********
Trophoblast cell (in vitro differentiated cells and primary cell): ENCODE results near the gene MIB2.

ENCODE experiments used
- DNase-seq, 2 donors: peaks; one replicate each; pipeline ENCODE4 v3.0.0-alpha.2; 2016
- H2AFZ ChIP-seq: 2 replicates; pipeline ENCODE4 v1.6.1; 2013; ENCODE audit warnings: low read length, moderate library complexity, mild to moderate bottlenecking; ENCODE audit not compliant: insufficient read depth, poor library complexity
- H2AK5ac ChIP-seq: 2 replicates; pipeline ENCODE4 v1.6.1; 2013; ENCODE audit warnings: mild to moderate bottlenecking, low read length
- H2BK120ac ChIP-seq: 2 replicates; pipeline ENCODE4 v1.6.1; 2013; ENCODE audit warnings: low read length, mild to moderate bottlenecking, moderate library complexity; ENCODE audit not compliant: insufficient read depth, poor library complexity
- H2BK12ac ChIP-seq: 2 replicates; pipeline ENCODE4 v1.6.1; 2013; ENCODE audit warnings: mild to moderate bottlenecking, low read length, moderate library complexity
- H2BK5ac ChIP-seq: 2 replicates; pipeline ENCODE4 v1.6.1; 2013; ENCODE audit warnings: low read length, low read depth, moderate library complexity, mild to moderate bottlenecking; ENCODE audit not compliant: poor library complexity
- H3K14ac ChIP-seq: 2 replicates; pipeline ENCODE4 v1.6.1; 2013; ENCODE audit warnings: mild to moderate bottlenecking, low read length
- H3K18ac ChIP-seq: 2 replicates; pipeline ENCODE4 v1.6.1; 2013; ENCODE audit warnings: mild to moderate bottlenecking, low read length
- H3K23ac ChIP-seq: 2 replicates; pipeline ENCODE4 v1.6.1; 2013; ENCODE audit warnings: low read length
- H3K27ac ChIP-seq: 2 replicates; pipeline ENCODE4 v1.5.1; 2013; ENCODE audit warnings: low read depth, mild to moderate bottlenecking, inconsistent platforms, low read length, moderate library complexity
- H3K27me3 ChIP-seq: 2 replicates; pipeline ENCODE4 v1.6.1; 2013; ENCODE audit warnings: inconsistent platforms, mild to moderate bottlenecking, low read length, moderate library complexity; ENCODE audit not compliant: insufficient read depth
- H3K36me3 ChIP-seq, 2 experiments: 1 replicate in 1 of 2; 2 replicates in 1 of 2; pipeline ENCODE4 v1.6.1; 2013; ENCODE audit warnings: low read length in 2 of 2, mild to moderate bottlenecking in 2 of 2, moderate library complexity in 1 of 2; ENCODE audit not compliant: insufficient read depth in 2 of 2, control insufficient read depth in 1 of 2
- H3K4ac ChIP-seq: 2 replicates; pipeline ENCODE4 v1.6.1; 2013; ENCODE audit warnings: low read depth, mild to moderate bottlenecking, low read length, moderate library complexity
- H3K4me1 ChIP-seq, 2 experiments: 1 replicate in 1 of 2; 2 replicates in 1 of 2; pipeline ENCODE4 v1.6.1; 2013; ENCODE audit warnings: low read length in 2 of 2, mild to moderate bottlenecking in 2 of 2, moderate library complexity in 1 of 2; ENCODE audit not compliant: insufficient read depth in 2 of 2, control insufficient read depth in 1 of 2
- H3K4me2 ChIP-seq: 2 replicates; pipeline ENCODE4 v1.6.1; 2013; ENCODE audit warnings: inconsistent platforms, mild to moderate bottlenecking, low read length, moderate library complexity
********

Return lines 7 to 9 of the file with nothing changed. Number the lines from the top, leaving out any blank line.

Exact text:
- H2BK12ac ChIP-seq: 2 replicates; pipeline ENCODE4 v1.6.1; 2013; ENCODE audit warnings: mild to moderate bottlenecking, low read length, moderate library complexity
- H2BK5ac ChIP-seq: 2 replicates; pipeline ENCODE4 v1.6.1; 2013; ENCODE audit warnings: low read length, low read depth, moderate library complexity, mild to moderate bottlenecking; ENCODE audit not compliant: poor library complexity
- H3K14ac ChIP-seq: 2 replicates; pipeline ENCODE4 v1.6.1; 2013; ENCODE audit warnings: mild to moderate bottlenecking, low read length